July 1, 2013 04:20 pm at 4:20 pm |
  6. just sayin

    Data Driven
    Wait a sec – majorities.support gay marriage?
    -–

    no they don't, please learn how to read. plurality doesn't mean majority. failed liberal school system strikes again.

    July 1, 2013 04:31 pm at 4:31 pm |
  7. it must be said

    Interesting that the Democrats think they can defeat the next Majority Leader of the Senate. Thanks to Obama and the Democrats with their far left agenda and attack on the Second Amendment rights of Americans, every Democrat Senator from a red state is in danger of getting tossed. There are nine of them. Expect to see the Democrats lose a good number of them in the coming elections.

    July 1, 2013 04:36 pm at 4:36 pm |
  8. The Real Tom Paine

    -just sayin

    Data Driven
    Wait a sec – majorities.support gay marriage?
    -–

    no they don't, please learn how to read. plurality doesn't mean majority. failed liberal school system strikes again.
    **********
    Please try to look up the definition of "irony" before you blurt out your response, since it was very obvious to those of us who are products of the " failed liberal school system" you like to trot out. By the way, learn some spelling and grammer before you post, or did you not cover capital letters when you were home-schooled down in the holler?

    July 1, 2013 04:42 pm at 4:42 pm |
  9. The Real Tom Paine

    -it must be said

    Interesting that the Democrats think they can defeat the next Majority Leader of the Senate. Thanks to Obama and the Democrats with their far left agenda and attack on the Second Amendment rights of Americans, every Democrat Senator from a red state is in danger of getting tossed. There are nine of them. Expect to see the Democrats lose a good number of them in the coming elections.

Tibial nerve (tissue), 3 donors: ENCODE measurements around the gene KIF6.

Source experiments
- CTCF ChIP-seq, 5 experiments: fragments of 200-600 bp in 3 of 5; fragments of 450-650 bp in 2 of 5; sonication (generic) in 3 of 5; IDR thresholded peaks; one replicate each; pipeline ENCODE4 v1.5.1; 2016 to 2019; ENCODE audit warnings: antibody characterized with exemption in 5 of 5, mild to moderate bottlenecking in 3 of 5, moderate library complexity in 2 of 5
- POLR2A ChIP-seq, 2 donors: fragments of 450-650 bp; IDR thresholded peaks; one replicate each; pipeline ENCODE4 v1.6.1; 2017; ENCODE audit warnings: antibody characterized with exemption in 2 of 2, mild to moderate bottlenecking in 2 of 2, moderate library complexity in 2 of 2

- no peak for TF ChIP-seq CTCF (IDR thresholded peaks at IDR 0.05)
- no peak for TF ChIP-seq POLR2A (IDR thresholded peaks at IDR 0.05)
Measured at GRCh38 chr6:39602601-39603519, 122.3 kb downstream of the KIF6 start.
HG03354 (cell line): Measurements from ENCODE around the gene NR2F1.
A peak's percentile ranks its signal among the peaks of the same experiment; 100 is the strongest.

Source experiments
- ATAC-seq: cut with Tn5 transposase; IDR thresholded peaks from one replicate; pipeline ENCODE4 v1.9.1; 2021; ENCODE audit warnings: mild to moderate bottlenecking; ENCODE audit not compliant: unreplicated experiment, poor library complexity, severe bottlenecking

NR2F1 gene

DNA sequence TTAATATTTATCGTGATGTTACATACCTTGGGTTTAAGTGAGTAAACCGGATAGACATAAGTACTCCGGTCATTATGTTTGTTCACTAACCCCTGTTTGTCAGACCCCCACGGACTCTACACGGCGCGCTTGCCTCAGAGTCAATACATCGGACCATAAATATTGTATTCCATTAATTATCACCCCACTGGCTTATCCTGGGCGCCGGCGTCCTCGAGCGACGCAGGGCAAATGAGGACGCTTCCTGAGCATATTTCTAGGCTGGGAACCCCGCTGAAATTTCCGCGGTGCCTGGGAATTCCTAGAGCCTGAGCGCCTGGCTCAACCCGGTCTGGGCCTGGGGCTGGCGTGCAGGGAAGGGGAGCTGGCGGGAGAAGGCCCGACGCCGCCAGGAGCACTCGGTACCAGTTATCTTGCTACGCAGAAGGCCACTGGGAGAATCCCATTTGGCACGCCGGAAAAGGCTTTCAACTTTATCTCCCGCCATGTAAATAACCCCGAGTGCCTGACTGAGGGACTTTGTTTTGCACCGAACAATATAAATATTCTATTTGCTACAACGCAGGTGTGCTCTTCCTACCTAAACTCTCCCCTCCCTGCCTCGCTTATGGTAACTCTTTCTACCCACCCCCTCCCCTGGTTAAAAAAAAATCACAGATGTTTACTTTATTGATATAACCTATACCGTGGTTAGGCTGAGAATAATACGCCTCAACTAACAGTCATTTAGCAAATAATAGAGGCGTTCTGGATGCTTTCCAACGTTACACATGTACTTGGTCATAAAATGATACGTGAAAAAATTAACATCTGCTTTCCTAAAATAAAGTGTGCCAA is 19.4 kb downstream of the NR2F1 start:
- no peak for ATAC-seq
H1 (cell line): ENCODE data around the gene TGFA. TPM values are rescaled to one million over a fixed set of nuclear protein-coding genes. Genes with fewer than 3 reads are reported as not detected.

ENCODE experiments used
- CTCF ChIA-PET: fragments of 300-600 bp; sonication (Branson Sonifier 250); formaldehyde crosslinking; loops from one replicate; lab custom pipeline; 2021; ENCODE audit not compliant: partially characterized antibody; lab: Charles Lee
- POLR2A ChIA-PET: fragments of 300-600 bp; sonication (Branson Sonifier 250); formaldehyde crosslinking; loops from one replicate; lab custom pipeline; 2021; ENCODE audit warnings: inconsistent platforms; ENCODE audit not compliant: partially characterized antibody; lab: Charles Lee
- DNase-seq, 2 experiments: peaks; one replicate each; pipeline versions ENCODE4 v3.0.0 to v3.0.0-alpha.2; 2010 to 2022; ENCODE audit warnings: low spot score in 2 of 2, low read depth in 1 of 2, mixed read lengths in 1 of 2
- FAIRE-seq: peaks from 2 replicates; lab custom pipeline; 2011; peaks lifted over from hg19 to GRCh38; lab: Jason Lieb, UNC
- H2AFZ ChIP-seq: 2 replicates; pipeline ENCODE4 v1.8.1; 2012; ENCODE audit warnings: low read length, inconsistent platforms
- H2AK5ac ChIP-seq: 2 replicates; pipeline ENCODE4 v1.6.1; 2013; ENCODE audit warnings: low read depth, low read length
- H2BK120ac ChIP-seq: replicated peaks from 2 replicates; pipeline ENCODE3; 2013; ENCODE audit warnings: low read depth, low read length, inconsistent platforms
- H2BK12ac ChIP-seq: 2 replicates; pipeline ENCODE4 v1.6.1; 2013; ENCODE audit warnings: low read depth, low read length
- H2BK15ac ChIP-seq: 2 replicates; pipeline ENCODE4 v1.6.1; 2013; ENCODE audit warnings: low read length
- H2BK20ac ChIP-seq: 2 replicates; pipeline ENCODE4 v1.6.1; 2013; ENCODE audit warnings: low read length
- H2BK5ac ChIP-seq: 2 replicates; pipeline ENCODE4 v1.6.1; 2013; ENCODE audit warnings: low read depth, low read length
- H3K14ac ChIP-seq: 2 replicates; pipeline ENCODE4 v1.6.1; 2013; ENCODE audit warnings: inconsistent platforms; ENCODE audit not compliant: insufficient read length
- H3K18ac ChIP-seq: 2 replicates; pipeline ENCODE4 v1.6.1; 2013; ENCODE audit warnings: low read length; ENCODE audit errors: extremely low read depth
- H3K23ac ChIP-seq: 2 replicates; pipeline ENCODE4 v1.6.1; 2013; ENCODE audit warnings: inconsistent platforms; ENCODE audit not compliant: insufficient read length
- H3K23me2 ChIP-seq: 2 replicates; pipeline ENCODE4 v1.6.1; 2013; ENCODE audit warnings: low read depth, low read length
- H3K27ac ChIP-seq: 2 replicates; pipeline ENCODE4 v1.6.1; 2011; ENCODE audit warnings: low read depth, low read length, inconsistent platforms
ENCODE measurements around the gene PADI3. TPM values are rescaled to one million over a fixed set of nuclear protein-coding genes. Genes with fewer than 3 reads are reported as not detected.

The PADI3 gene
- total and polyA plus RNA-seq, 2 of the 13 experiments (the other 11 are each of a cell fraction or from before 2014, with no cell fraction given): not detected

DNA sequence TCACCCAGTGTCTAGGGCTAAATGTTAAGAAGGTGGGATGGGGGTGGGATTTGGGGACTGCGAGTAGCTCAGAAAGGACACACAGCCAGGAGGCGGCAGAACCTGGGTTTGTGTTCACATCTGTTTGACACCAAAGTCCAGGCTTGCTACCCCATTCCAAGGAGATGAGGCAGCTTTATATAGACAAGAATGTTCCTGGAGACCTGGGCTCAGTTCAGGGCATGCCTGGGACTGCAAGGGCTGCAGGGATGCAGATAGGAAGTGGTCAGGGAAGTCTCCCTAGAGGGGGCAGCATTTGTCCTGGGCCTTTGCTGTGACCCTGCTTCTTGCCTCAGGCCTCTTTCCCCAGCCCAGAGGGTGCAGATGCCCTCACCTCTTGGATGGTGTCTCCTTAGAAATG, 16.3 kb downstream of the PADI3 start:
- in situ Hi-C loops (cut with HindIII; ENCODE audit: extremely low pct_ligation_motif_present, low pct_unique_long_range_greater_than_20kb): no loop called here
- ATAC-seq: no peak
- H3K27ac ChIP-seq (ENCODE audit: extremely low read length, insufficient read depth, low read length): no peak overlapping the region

**************
    Are you looking at the same sources of data Dick Morris and Karl Rove used prior to the last election? What is even more interesting is the notion amongst conservatives that they will hold onto any Senate seats or governorships north of the Mason-Dixon line. The culling that will take place in 17 months will be memorable, and will produce more weeping, wailing, and gnashing of teeth amongst the Right.

    July 1, 2013 04:46 pm at 4:46 pm |
  10. Data Driven

    @just sayin,

    The 4th graf says that 55% of Americans believe that gay marriage should be recognized by law. 55% is what's known as a majority. A plurality, in this case, would apply to the Supreme Court's actual ruling, but I had originally said that the MAJORITY support gay marriage. Gotta read more than just the headline, guy.

    July 1, 2013 04:49 pm at 4:49 pm |
  11. Huh?

    If supporters of gay rights want to help their cause, please stop showing photographs of female couples who look like a guy who drives a garbage truck. Some hot looking female couples would go along way towards causing us to stop throwing up on our shoes.

    July 1, 2013 05:01 pm at 5:01 pm |
  12. just me

    I'll bet the margin is actually larger than that, because some of the opposed think the decision didn't go far enough. You know, like one fourth of those "opposed" to the ACA thought the law didn't go far enough.

    July 1, 2013 05:33 pm at 5:33 pm |